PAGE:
Study 2: Hyperbaric Nitrous Oxide

Eleven Sprague-Dawley rats (6M, 5F; 293+/-27 g) were studied during exposure to hyperbaric nitrous oxide. Stable electromyographic recordings (M-wave amplitude variability < 10%) could not be obtained in three (2M, 1F) animals once within the pressure chamber. Data from these rats were excluded from further electromyographic analysis. When compared with other anesthetic regimes of similar potency (nearly equal 0.8 MAC), F waves (but not M waves) recorded during nitrous oxide administered at 1.6 atm were smaller (F/M ratio = 4.6+/-2.5% SD; (Figure 2and Figure 4) than those obtained in study 1 (18.1+/-14.9% during 30% N2O/isoflurane), or those obtained previously with isoflurane [9](22+/-22%). However, the slopes of the dose-response curves of each of the three anesthetic regimens are similar when the curves produced are each normalized (to unitary value) at their respective baseline (lowest) doses (0.5-0.7 MAC).

Spontaneous tremor and head bobbing in 10/11 animals at 1-1.5 atm N2O made the determination of nitrous oxide potency more difficult than usual. Logistic regression indicated that 2.0 (1.71-2.28%: 95% confidence limits) atm N2O provided the equivalent of 1.0 MAC anesthesia.

At the minimal hyperbaric nitrous oxide pressure blocking purposeful movement in response to tail stimulation, there was a mean F/M of 3.7+/-2.9%, whereas the F/M recorded at the highest nitrous oxide pressure that permitted movement was 4.4+/-2.7% (P < 0.04 by one-tailed, paired t test).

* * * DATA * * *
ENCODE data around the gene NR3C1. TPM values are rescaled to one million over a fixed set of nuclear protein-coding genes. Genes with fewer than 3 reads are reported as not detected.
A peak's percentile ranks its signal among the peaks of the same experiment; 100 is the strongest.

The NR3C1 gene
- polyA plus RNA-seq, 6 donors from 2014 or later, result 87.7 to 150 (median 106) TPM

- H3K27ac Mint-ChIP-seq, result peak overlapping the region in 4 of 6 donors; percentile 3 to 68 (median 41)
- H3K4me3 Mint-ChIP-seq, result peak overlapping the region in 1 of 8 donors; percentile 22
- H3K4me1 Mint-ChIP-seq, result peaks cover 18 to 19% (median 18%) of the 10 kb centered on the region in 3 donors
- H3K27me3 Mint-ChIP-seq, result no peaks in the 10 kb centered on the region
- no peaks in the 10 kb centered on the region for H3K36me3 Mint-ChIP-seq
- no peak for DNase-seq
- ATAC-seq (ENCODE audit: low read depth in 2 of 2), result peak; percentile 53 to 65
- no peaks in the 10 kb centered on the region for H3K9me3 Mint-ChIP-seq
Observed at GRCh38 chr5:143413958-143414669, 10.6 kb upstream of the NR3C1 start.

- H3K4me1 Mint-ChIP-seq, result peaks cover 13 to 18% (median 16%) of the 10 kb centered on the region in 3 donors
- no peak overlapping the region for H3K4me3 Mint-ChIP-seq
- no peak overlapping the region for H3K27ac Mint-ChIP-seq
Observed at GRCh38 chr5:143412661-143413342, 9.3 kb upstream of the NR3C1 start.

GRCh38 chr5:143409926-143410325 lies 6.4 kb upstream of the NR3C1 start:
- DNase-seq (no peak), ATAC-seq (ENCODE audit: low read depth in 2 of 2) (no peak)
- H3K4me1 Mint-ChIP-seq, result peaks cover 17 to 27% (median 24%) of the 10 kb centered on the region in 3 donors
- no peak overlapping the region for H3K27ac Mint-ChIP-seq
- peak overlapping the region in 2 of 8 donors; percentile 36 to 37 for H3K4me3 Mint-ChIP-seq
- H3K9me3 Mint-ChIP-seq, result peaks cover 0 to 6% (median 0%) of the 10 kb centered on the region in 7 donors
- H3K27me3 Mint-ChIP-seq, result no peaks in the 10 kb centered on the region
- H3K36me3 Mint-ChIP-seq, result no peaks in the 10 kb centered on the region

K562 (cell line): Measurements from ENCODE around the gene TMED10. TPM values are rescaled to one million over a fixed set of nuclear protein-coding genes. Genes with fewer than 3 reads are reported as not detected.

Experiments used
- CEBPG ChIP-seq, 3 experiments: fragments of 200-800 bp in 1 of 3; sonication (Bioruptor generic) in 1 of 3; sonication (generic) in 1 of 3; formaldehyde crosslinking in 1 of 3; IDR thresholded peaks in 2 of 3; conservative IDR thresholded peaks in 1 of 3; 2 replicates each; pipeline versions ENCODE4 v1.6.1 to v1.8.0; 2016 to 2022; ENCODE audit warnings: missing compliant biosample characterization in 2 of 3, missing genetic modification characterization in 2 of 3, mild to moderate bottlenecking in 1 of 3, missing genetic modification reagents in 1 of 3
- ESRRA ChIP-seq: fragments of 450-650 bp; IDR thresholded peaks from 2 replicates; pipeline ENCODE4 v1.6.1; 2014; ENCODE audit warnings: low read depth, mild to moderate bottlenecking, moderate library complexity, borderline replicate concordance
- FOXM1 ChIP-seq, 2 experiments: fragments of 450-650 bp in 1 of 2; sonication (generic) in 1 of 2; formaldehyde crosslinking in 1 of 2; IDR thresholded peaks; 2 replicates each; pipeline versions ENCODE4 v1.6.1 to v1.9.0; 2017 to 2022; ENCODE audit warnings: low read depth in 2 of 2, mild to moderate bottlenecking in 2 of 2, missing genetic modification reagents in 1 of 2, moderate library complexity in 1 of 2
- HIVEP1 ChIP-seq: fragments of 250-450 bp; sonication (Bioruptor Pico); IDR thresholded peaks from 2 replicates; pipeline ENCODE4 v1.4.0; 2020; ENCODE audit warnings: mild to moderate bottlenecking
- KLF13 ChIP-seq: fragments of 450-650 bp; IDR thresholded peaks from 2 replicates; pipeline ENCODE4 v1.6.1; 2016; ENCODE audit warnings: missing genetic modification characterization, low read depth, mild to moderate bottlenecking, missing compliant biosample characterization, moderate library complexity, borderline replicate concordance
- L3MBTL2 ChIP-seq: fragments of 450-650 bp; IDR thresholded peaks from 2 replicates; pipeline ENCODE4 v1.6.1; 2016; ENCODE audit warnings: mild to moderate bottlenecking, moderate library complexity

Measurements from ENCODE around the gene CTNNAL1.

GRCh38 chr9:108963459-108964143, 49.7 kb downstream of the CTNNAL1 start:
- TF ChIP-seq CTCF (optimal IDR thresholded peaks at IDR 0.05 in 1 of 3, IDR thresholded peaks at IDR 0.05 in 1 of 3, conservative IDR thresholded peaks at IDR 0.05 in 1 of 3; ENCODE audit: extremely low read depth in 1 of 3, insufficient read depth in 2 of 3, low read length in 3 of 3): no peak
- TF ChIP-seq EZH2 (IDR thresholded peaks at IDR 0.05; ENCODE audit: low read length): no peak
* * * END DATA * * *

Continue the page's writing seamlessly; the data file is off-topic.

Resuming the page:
F/M ratios at the two different hyperbaric oxygen pressures were compared with an unpaired, two-tailed t test. Motor neuron excitability did not differ when nitrous oxide partial pressure was held constant at 1.0 atm and oxygen partial pressure was set to either 1.0 atm or 2.4 arm (P > 0.38), suggesting no confounding effect from anesthetic properties of oxygen.


Before this study, there existed some uncertainty regarding MAC of nitrous oxide in rats. Earlier reports determined nitrous oxide MAC to be 1.51-1.55 atm [24]; a more recent study reports MAC to be 2.21 atm. [22]In the current study, we used the methods of the later study and arrived at a value of 2.0 atm.

Nitrous oxide appears to share with isoflurane a capacity to depress evoked F-wave amplitude. The addition of nitrous oxide to stable isoflurane anesthesia produces depression of F-wave amplitude equivalent to that produced by equipotent isoflurane-oxygen anesthesia. [9]That is, conventional partial pressures of nitrous oxide in combination with isoflurane depress the excitability of spinal motor neurons.

Nitrous oxide used as a sole agent appears to be a more potent inhibitor of recurrent motor neuron responses than equivalent MAC multiples of isoflurane alone or in combination with nitrous oxide. We found fourfold greater depression in F-wave amplitude in the presence of hyperbaric nitrous oxide compared with the anesthetics of which isoflurane was a part. Yet the tremor and head bobbing observed in these animals suggested the presence of significant motor tone, conflicting with the hypothesis that F-wave amplitude is directly related to motor neuron excitability. This dichotomy was noted in spastic patients, [25]and the suggested explanation is noted below.

M-wave amplitude was similar for all anesthetic mixtures and pressures, suggesting neither the neuromuscular junction nor the muscle per se led to changes in the F-wave.

Several factors may explain the disparate potencies of normobaric and hyperbaric nitrous oxide to diminish F-wave amplitude, and the lack of relation of F-wave amplitude to behavioral assessment of motor tone during hyperbaric exposure. We believe we excluded simple mechanical or artifactual etiologies due to differences in muscle stretch and geometry that resulted from splinting and fixation within the hyperbaric cylinder, or possible ischemia of the splinted foot, by finding no effect of splinting in a pilot study of two normobaric animals anesthetized with isoflurane. Another possible factor was the probable presence of hypercarbia in these spontaneously ventilating animals. We reported previously that hypercarbia potentiates F-wave depression during isoflurane anesthesia. [9].